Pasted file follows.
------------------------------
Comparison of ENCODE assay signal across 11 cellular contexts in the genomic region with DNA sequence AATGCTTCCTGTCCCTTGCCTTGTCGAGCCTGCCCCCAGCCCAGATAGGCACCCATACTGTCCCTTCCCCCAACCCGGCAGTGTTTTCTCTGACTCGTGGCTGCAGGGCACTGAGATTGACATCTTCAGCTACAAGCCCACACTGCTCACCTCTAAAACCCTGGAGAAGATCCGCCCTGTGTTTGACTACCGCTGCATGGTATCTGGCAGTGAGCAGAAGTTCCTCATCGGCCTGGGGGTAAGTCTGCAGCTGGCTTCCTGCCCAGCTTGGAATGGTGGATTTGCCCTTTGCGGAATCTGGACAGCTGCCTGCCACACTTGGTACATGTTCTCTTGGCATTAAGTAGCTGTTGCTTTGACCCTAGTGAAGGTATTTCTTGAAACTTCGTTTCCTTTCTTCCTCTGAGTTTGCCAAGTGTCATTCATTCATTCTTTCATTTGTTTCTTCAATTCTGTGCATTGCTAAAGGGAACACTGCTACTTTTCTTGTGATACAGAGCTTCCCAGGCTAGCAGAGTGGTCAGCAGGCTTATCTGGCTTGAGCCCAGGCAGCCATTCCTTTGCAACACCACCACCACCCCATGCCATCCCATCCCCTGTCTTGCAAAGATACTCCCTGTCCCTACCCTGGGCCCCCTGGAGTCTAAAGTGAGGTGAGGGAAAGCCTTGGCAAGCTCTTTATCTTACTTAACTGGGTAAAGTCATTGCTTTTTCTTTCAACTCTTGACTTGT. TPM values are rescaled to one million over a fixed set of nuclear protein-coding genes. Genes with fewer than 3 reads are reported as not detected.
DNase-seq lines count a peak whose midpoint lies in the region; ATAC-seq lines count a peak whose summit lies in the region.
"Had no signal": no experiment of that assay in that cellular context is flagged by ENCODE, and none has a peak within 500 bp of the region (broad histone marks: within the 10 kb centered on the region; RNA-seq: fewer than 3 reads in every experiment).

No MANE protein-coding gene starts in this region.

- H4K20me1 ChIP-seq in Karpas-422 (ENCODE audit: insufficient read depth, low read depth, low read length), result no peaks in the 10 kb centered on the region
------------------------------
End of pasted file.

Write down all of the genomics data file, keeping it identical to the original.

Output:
Comparison of ENCODE assay signal across 11 cellular contexts in the genomic region with DNA sequence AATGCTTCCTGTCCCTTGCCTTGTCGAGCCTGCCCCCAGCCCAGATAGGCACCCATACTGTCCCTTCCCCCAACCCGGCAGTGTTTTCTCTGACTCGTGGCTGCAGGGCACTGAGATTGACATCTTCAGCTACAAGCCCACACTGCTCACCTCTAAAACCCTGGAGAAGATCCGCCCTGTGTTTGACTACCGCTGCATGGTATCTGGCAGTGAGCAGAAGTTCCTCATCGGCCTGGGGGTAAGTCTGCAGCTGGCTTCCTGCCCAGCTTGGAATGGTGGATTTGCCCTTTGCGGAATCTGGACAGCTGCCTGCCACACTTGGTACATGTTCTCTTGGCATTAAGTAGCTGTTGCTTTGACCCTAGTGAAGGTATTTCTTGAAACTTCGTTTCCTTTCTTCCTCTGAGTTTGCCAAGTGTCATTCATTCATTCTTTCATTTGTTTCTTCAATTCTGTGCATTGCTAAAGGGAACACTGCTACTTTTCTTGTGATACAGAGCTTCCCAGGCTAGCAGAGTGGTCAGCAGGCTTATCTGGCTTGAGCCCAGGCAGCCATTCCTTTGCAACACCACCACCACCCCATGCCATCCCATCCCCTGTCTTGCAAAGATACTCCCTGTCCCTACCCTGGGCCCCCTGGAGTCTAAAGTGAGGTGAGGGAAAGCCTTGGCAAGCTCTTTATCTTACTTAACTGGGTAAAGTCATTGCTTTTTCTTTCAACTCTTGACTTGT. TPM values are rescaled to one million over a fixed set of nuclear protein-coding genes. Genes with fewer than 3 reads are reported as not detected.
DNase-seq lines count a peak whose midpoint lies in the region; ATAC-seq lines count a peak whose summit lies in the region.
"Had no signal": no experiment of that assay in that cellular context is flagged by ENCODE, and none has a peak within 500 bp of the region (broad histone marks: within the 10 kb centered on the region; RNA-seq: fewer than 3 reads in every experiment).

No MANE protein-coding gene starts in this region.

- H4K20me1 ChIP-seq in Karpas-422 (ENCODE audit: insufficient read depth, low read depth, low read length), result no peaks in the 10 kb centered on the region